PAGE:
Looking at the above factors, there is a possibility of bubble formation in a few cities in India but it can harm buyers and investors only if it bursts. Generally bubble form with artificial internal pressure and can stay for a long time if not acted by external force. Similarly, in case of the real estate market, bubble can burst if demand and price start falling suddenly and drastically. Few findings of recent research by IKON Marketing Consultants throw more light on this. According to that majority of investors from Delhi, Mumbai, Bangaluru, Chennai, Kolkata, Hyderabad, Gurgoan, Chandigarh & Pune are now not willing to invest at this level of price as not seen any rise recently. The majority of them are about to exit, and book profit on their earlier investment. Another factor is a demand, supply gap. In a city like Mumbai,where around 6500 apartments with 45 million square feet space is under construction, but the majority of developers is worried about the lack of 100% booking. The same situation is with Delhi and other major towns of India, which has demonstrated higher than expected enthusiasm. Though developers giving a positive outlook of market while interviewing them, but their confidence level is very low which is giving negative signals of falling demand in nearest future. Third important factor is expected outflow of foreign fund. India, as an attractive investment destination a huge fund has been deployed in Indian property market by foreign institutes and NRIs. But now property market in the US, the Middle east and the Europe has been stabilized and started growing gradually which is attracting foreign funds due to lower prices. A huge fund is expected to withdraw from India as foreign investors see greater opportunities in those countries. All these factors may act as external pressure, which may lead to a bubble burst.
Considering above facts, IKON Marketing Consultants predict that there is a possibility of the real estate bubble in Tier-I cities like Delhi, Mumbai, Bangaluru, Chennai, Kolkata, Hyderabad, Gurgoan, Chandigarh & Pune. However, IKON does not see much trouble in the overall market as Tier-II and Tier-III cities are growing gradually and are the backbone of Indian real estate industry. According to IKON’s research, Indian real estate industry may see some downturn in 2011. It may start from 1st quarter of 2011 and last up to 3rd quarter of 2012. However, it will be not too intense as it was during recession period. It is expected that the price may slash by 10-15% during this phase of the correction, but under certain situation, it may last up to end of 2013 with price correction of 30% specifically, in Tier-I cities.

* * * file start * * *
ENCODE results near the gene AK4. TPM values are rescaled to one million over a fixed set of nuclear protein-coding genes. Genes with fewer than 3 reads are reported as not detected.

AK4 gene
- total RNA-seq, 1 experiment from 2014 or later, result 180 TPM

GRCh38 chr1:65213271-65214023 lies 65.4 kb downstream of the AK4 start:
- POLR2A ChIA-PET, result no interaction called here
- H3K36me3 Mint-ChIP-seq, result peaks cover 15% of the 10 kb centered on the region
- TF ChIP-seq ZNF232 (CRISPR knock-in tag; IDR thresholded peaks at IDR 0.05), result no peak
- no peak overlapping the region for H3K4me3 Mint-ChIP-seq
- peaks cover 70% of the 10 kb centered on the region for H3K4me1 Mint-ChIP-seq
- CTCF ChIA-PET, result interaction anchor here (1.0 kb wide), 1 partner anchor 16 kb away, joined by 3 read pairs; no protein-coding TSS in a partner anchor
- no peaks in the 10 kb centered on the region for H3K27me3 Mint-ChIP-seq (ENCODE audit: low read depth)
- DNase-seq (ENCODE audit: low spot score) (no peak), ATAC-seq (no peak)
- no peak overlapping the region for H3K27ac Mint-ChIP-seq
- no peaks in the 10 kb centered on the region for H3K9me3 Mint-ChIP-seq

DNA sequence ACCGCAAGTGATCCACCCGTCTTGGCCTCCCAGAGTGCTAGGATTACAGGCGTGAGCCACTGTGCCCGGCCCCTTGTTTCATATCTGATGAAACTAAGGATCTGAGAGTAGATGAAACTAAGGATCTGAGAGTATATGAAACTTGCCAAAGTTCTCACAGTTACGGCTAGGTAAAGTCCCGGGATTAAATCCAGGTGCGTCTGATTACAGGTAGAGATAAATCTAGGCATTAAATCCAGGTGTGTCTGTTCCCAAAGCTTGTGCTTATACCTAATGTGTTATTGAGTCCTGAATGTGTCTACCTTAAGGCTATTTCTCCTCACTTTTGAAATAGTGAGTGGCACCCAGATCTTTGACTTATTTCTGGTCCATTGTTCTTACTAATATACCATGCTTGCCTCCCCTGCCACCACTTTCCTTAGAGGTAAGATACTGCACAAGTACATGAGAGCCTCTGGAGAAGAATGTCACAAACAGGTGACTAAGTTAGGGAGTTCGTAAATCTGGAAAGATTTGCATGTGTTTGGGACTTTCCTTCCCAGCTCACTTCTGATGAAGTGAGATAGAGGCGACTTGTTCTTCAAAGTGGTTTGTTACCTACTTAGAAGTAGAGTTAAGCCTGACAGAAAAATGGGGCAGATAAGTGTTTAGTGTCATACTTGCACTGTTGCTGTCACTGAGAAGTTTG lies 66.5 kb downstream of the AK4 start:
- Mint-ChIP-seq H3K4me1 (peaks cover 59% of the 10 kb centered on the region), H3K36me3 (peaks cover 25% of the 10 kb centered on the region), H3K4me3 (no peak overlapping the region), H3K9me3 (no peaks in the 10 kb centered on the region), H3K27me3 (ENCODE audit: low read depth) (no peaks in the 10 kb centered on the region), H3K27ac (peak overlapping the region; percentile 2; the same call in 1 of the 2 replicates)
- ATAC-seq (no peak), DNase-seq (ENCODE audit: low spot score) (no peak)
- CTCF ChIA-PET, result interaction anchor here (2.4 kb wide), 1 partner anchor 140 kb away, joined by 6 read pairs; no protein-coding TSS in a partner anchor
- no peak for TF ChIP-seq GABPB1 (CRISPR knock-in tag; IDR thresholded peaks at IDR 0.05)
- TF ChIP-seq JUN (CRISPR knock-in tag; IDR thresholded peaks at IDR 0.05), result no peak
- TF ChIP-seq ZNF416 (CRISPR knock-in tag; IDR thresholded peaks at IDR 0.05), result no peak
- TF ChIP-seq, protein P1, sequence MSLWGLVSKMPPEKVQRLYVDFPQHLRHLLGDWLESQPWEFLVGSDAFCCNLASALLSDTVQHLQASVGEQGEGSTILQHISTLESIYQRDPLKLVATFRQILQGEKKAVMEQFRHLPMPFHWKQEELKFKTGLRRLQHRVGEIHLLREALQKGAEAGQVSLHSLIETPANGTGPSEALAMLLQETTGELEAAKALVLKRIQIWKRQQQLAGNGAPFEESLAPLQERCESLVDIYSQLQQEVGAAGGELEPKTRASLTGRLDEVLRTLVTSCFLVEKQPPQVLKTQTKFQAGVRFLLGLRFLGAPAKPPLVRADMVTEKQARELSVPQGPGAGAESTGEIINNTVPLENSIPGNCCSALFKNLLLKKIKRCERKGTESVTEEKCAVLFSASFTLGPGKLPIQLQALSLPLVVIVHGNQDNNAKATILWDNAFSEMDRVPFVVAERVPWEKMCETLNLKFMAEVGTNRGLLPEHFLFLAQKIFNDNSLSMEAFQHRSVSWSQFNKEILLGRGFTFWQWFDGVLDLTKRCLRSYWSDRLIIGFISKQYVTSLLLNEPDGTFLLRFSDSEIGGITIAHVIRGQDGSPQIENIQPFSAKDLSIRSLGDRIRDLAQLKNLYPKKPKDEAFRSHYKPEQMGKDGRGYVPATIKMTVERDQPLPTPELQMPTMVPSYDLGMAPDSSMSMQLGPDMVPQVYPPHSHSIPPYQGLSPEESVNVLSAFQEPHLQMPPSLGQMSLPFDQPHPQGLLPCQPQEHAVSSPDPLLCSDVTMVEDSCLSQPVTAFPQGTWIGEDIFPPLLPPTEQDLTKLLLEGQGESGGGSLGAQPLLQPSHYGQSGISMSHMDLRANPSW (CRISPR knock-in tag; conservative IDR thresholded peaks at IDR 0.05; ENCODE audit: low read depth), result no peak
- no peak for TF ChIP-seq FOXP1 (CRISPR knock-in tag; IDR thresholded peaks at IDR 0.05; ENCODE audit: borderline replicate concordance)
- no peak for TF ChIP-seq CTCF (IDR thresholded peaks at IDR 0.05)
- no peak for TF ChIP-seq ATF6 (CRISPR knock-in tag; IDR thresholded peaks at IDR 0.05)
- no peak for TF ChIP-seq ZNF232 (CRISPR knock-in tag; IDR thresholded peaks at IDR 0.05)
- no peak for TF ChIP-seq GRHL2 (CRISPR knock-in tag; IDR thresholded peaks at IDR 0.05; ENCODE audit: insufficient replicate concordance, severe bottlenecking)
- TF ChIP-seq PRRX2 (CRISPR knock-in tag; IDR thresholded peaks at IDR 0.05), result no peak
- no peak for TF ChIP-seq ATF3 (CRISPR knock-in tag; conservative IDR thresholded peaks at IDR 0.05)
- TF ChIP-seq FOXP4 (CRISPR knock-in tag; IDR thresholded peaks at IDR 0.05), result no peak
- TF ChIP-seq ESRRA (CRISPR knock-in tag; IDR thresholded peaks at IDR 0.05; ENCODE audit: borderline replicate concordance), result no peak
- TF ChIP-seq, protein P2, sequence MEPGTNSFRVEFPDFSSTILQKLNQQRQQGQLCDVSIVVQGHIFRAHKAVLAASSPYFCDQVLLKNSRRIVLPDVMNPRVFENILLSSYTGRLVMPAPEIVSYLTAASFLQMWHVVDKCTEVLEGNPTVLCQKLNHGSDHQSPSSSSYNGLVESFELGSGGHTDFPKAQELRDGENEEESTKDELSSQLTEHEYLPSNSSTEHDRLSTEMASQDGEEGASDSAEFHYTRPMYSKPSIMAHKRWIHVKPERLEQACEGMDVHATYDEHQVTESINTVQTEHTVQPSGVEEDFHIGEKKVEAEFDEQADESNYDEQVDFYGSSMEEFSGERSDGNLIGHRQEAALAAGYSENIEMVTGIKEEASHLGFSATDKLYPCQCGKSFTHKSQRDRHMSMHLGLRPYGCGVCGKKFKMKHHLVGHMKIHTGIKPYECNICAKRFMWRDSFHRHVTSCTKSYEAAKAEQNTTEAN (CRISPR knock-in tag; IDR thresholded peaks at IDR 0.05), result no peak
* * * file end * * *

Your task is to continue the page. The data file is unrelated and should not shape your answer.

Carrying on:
By its nature, a bubble is a short term phenomenon while the Indian property market has shown continuous growth, apart from periodic adjustments, in the last few years. One should not forget that there are more than 400 million Indians waiting to hit the middle class group which will require more than 75 lacs housing units by 2013. Whether the bubble burst or see a bit trouble in short term, growth story will remain intact for Indian real estate industry. However affordability is the most important factor when it comes to housing prices and middle class housing is much levels of affordability in most of the major cities in India. People, who compare India with developed European cities, forget the huge difference in affordability in both areas. Ofcourse, there is a huge demand for housing, but they can only buy what they can afford.